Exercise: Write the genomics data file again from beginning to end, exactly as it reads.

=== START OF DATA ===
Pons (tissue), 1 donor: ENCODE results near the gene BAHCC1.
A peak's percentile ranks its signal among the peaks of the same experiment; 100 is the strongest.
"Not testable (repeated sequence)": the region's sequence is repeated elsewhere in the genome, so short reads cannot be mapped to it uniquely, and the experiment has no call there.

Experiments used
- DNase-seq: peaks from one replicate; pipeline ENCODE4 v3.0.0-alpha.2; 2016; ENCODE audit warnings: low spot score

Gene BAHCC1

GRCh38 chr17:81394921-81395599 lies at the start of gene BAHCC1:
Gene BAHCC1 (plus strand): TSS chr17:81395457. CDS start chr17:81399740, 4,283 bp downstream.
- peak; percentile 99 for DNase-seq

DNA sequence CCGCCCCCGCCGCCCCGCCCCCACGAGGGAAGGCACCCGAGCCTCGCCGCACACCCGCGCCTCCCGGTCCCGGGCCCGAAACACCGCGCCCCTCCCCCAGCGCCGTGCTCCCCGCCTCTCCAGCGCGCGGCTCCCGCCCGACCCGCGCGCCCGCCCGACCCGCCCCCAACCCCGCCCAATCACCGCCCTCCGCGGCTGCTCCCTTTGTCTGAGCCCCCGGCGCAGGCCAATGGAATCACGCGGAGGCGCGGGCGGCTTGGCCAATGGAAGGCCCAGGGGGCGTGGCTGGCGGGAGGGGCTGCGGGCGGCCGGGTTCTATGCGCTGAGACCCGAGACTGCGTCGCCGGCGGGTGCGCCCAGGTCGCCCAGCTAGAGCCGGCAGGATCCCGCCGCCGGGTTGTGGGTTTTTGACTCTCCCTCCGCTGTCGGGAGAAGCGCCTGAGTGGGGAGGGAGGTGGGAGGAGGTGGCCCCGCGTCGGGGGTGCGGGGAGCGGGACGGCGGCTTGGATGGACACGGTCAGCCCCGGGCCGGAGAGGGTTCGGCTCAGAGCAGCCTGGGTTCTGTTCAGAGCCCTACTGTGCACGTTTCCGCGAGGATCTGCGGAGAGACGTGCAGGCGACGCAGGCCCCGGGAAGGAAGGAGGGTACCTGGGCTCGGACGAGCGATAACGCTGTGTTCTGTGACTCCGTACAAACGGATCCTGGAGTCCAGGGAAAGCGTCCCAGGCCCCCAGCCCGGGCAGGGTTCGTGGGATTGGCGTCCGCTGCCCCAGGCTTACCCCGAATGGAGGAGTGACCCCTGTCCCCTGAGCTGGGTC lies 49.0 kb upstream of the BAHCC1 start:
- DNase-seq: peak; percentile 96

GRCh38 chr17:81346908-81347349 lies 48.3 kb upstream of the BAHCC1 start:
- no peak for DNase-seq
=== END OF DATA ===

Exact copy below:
Pons (tissue), 1 donor: ENCODE results near the gene BAHCC1.
A peak's percentile ranks its signal among the peaks of the same experiment; 100 is the strongest.
"Not testable (repeated sequence)": the region's sequence is repeated elsewhere in the genome, so short reads cannot be mapped to it uniquely, and the experiment has no call there.

Experiments used
- DNase-seq: peaks from one replicate; pipeline ENCODE4 v3.0.0-alpha.2; 2016; ENCODE audit warnings: low spot score

Gene BAHCC1

GRCh38 chr17:81394921-81395599 lies at the start of gene BAHCC1:
Gene BAHCC1 (plus strand): TSS chr17:81395457. CDS start chr17:81399740, 4,283 bp downstream.
- peak; percentile 99 for DNase-seq

DNA sequence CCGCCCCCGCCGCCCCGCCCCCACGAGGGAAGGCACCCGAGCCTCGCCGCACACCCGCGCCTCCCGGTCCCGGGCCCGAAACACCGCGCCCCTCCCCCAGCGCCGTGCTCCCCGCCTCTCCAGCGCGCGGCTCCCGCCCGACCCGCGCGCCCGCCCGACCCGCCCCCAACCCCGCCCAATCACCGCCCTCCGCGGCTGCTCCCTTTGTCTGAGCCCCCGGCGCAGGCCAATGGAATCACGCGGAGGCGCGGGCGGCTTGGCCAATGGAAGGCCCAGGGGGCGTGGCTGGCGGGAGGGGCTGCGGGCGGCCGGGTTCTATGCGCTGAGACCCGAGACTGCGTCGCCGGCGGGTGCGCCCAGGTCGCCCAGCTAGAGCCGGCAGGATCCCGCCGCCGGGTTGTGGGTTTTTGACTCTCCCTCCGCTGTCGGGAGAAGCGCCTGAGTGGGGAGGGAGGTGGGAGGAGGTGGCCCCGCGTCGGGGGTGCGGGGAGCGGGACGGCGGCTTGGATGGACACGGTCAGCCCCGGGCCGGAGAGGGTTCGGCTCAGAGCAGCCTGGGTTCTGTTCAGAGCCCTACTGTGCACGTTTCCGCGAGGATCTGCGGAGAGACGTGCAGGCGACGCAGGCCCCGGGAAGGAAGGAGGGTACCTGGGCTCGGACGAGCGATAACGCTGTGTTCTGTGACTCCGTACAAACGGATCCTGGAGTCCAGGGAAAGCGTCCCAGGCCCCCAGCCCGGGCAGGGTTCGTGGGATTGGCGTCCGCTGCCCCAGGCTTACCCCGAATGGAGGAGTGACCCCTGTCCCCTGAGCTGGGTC lies 49.0 kb upstream of the BAHCC1 start:
- DNase-seq: peak; percentile 96

GRCh38 chr17:81346908-81347349 lies 48.3 kb upstream of the BAHCC1 start:
- no peak for DNase-seq